When it comes to seafood, we all have our favorites. It might be maguro (tuna) sushi, charcoal-grilled unagi (eel), a salmon steak or a nice fillet of batter-fried plaice. For Mai Nagamatsu, though, there’s no question: Her fish of choice is katsuo (skipjack tuna).
That’s obvious from the name she’s given her breakfast counter, Katsuo Shokudo (“Skipjack Diner”). But don’t roll up expecting platters of gleaming sashimi, tataki (seared skipjack) or even side dishes of the cooked fish. Nagamatsu’s focus is on katsuobushi, the cured blocks of skipjack that have long been the prime source of umami seasoning in Japan.
The traditional process by which the blocks are made is long and labor-intensive, involving heat, smoke, mold and considerable expertise in fermentation to turn raw fish into concentrated umami goodness. Shaved into paper-thin slivers — often misnomered in English as “bonito flakes” (bonito is a different species of fish) — this is the essential source of flavor in the dashi soup stock that underlies all Japanese cuisine.
Nagamatsu, an energetic woman who habitually sports a smile, a bandana and a T-shirt that proclaims “Katsuo 100%,” has made it her mission to celebrate and spread the word about this traditional ingredient and the artisans who still harness the age-old methods to produce it. Katsuo Shokudo, which she opened in Shibuya in autumn 2017, is now the primary vehicle for her evangelism — and it’s every bit as unconventional as she is.
For a start, it only opens from mid-morning until around midday, operating three to five days a week depending on her other activities. She works from behind a cramped, eight-seat counter that reverts each evening to its original incarnation as a bar. And she clutters the space with books and articles about katsuobushi, and even soft toys in the shape of skipjack fish.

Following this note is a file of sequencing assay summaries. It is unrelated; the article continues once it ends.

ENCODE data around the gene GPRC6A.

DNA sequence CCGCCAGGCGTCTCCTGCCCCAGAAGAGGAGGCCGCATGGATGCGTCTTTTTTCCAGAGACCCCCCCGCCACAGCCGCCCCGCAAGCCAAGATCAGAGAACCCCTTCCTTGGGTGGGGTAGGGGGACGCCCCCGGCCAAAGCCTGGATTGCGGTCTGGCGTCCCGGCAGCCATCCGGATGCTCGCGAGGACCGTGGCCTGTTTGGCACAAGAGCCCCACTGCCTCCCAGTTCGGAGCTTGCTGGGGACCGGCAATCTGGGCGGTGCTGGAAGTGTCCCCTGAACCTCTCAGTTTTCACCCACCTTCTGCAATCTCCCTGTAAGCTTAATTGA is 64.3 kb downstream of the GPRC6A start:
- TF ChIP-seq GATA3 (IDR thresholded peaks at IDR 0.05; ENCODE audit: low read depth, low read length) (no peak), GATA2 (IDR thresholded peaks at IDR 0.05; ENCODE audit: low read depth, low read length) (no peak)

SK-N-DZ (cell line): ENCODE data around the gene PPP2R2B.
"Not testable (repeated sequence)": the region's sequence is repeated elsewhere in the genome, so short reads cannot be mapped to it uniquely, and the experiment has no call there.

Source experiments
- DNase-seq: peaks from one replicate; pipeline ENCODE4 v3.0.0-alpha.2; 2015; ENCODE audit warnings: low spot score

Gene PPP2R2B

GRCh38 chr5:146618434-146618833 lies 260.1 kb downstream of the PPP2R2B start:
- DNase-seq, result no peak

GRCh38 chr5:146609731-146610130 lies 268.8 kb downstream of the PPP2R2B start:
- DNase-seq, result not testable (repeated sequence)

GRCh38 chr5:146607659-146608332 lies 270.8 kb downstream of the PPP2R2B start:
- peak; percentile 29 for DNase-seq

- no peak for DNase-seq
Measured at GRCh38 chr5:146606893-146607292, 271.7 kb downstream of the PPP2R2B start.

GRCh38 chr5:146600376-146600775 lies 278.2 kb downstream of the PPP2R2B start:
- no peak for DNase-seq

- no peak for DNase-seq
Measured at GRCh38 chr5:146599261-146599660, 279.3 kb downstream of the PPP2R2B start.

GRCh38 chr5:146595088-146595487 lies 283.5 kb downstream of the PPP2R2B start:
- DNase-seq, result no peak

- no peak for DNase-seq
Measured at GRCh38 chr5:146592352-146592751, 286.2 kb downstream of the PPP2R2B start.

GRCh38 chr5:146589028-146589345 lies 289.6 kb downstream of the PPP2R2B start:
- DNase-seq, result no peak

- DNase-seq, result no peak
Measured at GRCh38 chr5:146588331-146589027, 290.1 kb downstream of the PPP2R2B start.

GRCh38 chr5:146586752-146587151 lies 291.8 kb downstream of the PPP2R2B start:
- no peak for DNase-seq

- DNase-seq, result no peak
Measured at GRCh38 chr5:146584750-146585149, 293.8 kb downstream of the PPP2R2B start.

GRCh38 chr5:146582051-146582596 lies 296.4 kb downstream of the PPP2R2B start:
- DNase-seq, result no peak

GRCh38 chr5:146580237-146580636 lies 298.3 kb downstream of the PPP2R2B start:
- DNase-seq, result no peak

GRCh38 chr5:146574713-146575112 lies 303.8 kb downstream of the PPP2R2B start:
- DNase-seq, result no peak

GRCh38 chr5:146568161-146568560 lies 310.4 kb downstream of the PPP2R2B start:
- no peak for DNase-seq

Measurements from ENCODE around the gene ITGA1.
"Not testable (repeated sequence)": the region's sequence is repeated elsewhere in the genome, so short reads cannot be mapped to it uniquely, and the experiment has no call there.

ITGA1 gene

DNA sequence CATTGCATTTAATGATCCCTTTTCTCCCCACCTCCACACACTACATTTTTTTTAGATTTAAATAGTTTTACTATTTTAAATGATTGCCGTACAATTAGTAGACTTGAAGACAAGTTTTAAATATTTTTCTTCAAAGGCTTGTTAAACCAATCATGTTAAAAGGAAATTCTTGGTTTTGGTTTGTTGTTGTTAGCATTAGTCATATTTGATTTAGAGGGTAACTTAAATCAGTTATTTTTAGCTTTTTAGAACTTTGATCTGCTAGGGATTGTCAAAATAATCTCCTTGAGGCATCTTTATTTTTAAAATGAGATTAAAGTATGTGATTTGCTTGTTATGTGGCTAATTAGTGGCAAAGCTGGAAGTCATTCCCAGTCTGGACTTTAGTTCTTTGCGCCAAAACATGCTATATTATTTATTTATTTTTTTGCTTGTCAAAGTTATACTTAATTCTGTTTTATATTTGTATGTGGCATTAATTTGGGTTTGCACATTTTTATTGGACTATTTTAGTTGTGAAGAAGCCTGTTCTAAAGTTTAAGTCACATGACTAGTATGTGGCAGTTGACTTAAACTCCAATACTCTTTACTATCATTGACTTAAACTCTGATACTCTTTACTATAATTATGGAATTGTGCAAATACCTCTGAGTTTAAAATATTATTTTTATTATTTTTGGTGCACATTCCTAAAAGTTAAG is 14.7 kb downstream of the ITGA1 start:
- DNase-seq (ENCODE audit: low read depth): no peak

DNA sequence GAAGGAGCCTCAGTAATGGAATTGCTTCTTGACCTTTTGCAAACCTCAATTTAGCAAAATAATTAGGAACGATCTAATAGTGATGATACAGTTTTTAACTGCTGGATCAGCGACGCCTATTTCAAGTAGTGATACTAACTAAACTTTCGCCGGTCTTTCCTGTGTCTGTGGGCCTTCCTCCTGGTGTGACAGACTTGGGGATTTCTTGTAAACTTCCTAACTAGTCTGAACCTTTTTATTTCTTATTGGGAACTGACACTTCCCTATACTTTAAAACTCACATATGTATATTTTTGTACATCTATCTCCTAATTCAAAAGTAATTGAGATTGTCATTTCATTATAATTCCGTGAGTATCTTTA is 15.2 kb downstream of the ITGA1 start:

But her most radical move of all is that, instead of using pre-cut flakes, she shaves all the katsuobushi herself manually, using a classic “plane” set into a large box that she places front and center in her open kitchen.
She keeps four different types of katsuobushi on hand — each produced in a different way or from fish of varying provenance — giving out samples so you can taste which one you want with your meal. Then she takes a heaping mound of those aromatic shavings, and piles them up on your rice bowl until they dance and writhe from the heat of the cooked grain beneath.
This forms the centerpiece of your ¥800 breakfast at Katsuo Shokudo. The rest of the meal follows the classic Japanese formula: A serving of homemade nukazuke pickles on the side; miso soup that is prepared from dashi made — of course — with the same premium katsuobushi flakes; plus (as an optional ¥150 supplement) the golden yolk of a raw egg, to mix in with your rice.
For a couple of hundred yen more, Nagamatsu also offers a slightly more deluxe version of her basic meal, supplementing your tray with a side dish of dashimaki tamago, a thick, fluffy omelet almost as soft as souffle. This is highly recommended.
Tasting is believing. Once you’ve tried premium katsuobushi freshly shaved moments before, with its deep umami savor and almost bacon-rich aroma, you may never again be satisfied with cheaper, commercial alternatives. You are likely to shun commercial instant dashi stock and banish the synthetic, one-dimensional boost of industrial white taste enhancers forever.
Even if you don’t speak much Japanese, Nagamatsu’s enthusiasm is infectious. You may even be tempted to go out and buy your own equipment, and read up about what makes traditional katsuobushi so special.
At the very least, you are likely to start planning a return visit to Katsuo Shokudo. But before you do, be sure to check the schedule, which Nagamatsu posts on her Instagram feed.
Open 9 a.m. until sold out (Sat. and Sun. from 10 a.m.); irregular closing days; set breakfast from ¥800; Japanese menu; little English spoken
IN FIVE EASY PIECES WITH TAKE 5